Vitus Auro TEAM eTap tri bike review
Is the Vitus Auro tri bike ideal for the triathlete who’s looking to be competitive and wants high-end components off the peg? Jack Sexty finds out Jack Sexty£3,999.99 Skip to view deals
Available exclusively through Wiggle and Chain Reaction Cycles, the Auro is the sole TT/triathlon bike in Vitus’ extensive range, and is now being ridden by two-time ITU world champion Helen Jenkins as she moves into Ironman 70.3 racing.
- How does riding a triathlon bike differ to riding a road bike?
- When should I upgrade to a tri bike?
- What’s the difference between a triathlon bike and a time trial bike?
There are just two Auro models, both with the same T700 unidirectional full carbon frame, and ours is the range-topper featuring a SRAM Force eTap AXS 12-speed electronic groupset, plus SRAM’s eTap CLICS performing shifts from the aerobars. You also get deep-dish carbon wheels from Prime (another Wiggle/CRC exclusive brand), Zipp base bars and extensions, and direct-mount rim brakes from Tektro, with the full bike weighing in at 8.95kg.
The Auro is UCI-legal, which means it can be used for competitive time trials and triathlon. UCI compliancy does mean that integrated triathlon-specific accessories such as storage boxes and hydration systems aren’t supplied. The flush top tube/stem combo does limit front-end storage options, although there are universal hydration systems and top-tube bags that’ll fit. When we pressed further about the Auro’s suitability for triathlon, Vitus accepted that it’s perhaps not middle or Iron-distance ready out of the box – but with an additional rear-mounted bottle cage system and space for two bottles in the middle, it’s possible to carry plenty of spares and hydration with added extras.
On the road, it becomes clear the Auro isn’t a bike for sitting back and enjoying the scenery. The 85mm rear/60mm front wheels are as deep as most of us would go when there’s wind to contend with, yet we found them impressively stable in crosswinds. A set of rather average Continental Ultrasport II tyres would be worth an upgrade if you want to extract every last watt, but it’s reliable rubber and fine for British roads.
A head-tube length of 9cm on a large frame sets the base bars down low, and the geometry is on the aggressive side with a 78° seat angle, 73° head angle and 41.6cm of reach. The seat and head angles are even steeper than Specialized’s Shiv, suggesting this is a thoroughbred racer. Vitus recommend that triathletes add additional risers and longer bolts to elevate the front end for a comfier position.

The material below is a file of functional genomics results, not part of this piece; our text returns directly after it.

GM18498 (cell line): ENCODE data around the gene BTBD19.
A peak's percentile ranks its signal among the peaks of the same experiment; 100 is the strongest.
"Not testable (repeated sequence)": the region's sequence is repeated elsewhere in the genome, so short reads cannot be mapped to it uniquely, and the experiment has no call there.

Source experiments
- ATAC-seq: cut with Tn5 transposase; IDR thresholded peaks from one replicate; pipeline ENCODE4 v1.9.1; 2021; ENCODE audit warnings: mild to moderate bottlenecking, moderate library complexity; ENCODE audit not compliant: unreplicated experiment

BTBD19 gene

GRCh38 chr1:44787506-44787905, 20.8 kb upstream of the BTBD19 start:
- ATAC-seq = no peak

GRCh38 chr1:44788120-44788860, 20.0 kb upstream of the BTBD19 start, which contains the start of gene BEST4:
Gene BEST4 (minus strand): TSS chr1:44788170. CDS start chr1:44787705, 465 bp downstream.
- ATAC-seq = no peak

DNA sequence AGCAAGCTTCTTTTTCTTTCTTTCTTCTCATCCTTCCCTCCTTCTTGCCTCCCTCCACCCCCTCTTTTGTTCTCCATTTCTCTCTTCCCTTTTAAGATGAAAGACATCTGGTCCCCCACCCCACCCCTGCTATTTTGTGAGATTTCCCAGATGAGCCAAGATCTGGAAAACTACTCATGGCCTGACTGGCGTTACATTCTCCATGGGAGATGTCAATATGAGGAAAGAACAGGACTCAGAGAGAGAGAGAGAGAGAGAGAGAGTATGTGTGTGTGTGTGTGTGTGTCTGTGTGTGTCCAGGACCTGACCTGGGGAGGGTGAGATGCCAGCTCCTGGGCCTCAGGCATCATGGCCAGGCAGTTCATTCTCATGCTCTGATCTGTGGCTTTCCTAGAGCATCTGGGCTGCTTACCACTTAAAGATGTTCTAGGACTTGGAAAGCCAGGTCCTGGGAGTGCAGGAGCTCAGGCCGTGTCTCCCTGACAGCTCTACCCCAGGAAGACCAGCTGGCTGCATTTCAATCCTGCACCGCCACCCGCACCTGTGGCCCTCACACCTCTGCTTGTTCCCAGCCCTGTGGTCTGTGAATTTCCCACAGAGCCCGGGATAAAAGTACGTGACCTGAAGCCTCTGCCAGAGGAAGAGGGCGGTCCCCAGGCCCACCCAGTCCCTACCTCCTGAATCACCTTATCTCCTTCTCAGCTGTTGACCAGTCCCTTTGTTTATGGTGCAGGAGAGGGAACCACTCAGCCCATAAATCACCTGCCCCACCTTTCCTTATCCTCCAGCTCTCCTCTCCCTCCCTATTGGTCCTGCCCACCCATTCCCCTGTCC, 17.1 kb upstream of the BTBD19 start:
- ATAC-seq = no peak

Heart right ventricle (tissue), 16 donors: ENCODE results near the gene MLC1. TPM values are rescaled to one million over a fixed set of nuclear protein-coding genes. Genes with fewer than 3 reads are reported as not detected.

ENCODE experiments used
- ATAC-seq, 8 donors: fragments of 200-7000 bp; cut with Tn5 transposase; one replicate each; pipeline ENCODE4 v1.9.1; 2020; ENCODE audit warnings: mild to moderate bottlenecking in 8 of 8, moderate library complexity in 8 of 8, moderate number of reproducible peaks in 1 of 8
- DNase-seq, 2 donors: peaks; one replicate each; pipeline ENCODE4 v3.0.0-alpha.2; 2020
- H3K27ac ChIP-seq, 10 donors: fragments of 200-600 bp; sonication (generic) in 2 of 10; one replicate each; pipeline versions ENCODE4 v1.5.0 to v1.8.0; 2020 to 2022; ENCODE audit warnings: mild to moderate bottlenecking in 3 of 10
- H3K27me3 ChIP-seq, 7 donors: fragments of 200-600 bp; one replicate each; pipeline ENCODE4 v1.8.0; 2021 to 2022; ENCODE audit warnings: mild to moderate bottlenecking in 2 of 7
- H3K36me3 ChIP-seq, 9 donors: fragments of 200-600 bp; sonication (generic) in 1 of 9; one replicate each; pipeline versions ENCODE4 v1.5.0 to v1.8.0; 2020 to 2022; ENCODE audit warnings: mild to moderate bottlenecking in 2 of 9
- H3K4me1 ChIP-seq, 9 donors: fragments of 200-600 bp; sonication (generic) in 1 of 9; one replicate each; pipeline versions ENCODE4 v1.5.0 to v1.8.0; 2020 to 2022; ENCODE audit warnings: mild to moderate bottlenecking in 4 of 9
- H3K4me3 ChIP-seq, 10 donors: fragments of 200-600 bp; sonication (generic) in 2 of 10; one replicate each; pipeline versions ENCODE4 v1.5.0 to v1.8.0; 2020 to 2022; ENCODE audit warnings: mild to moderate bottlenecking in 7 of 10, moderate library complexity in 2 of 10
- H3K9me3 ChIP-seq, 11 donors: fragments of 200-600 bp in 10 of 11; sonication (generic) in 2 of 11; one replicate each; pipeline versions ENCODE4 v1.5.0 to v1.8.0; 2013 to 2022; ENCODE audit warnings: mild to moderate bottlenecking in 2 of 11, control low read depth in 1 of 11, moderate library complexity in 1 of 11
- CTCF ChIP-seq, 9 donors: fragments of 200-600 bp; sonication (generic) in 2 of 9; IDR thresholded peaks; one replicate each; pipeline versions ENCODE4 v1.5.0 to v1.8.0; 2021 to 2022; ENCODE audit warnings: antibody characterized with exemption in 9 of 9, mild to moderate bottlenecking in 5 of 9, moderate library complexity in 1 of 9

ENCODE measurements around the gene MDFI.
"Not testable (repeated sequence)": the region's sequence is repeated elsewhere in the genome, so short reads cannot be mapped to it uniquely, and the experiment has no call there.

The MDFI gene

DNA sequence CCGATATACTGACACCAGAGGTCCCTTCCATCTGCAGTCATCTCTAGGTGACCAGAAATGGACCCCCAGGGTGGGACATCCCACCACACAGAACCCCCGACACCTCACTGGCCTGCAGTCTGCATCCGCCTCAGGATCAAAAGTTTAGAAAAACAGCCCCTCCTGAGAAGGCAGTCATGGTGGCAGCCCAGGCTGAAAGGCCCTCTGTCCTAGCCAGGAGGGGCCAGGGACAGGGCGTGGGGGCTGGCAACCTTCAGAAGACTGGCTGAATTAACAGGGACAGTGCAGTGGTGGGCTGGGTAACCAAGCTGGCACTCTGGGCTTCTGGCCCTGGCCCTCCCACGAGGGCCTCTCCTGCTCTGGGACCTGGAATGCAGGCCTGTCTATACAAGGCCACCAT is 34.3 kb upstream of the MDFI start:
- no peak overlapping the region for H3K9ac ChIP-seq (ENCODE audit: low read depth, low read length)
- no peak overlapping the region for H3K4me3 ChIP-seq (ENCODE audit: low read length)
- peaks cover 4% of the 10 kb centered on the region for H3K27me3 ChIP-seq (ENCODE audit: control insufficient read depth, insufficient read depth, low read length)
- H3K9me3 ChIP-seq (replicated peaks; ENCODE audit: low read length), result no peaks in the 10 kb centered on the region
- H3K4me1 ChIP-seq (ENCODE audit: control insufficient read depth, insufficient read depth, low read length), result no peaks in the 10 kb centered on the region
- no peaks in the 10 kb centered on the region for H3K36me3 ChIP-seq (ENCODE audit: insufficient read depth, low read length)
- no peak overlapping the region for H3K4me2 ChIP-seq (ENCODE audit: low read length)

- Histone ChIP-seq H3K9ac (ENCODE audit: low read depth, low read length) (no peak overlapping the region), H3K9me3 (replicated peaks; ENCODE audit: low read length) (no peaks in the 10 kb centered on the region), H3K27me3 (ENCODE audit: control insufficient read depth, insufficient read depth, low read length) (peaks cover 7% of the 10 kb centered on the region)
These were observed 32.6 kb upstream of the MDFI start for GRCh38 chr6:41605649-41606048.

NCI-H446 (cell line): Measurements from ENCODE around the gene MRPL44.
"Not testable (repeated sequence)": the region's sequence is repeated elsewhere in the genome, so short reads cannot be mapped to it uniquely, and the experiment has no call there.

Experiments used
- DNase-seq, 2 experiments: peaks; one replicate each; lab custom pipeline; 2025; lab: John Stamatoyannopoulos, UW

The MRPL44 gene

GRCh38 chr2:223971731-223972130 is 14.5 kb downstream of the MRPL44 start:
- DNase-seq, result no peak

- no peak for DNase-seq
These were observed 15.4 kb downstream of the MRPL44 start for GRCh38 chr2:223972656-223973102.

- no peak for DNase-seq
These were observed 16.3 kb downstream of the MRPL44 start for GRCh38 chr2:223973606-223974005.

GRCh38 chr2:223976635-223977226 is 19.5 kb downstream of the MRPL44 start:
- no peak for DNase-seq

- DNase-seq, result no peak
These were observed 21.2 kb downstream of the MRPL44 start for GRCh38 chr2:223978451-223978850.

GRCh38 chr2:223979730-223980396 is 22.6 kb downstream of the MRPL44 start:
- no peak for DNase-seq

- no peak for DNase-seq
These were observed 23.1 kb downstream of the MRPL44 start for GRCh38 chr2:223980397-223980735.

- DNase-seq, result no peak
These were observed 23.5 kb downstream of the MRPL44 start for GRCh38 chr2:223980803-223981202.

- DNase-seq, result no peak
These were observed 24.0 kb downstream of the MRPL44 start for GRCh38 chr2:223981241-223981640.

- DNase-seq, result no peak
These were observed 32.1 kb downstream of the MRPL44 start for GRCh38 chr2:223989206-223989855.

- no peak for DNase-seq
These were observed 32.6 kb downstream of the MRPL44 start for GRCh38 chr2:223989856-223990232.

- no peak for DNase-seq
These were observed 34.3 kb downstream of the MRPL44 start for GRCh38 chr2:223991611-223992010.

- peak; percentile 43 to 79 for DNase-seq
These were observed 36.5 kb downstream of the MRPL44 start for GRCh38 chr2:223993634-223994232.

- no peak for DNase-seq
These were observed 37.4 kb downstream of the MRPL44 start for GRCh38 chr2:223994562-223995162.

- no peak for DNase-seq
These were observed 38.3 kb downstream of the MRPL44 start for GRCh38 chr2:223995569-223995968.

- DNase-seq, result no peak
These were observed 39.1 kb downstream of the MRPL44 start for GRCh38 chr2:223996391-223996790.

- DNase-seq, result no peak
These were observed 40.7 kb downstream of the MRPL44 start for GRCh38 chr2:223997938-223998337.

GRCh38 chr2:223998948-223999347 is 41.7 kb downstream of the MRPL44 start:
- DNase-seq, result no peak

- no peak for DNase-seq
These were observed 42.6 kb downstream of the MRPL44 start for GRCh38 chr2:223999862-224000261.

The minimal grip on the base bars is another indication that the Auro isn’t made for sitting up. An undulating ride where we made more use of the base bars left our palms blistered, so we’d advise additional bar tape further down the bars (it’s something Helen Jenkins appears to have done judging by the photos of her Auro on social media).
SRAM’s eTap shifting is ideal for tri, with a 12-speed, 10-28t cassette paired with a 48t chainring providing plenty of gearing options. We found it was imperative this was set up to shift sequentially on the eTap app, meaning the system takes care of your front derailleur shifting when necessary, rather than having to double tap on the CLICS. You can also purchase SRAM eTap Blips separately if you want shifting options from your base bars.
Travelling with the Auro and making adjustments is fairly stress-free with a plastic cover concealing the stem cap that can be removed via two small bolts. A bottom bracket-mounted rear brake isn’t the easiest to tinker with, but the front brake is on show for easy adjustment and the direct-mount style makes up for an aerodynamic penalty over concealed front brakes.
Overall, the Auro begs to be ridden as fast as possible. It certainly isn’t built for a relaxing ride, and for the vast majority of triathletes some adjustments will need to be made if you want to use it for middle-distance tri or longer.
Verdict: The Vitus Auro is good value compared to others at a similar price point, due to the carbon race wheels and cutting edge 12-speed electronic shifting. It’s very aggressive and isn’t ideal for long-course racing, so loses marks for its lack of versatility. 82%
More or less to spend?
The Auro with a mechanical Shimano Ultegra groupset comes in at £2,999.99. While our test bike with SRAM eTap shifting is the highest spec available, Vitus’ top-of-the-range ZX-1 aero road bike with SRAM Red eTap AXS shifting will set you back £5,199.99.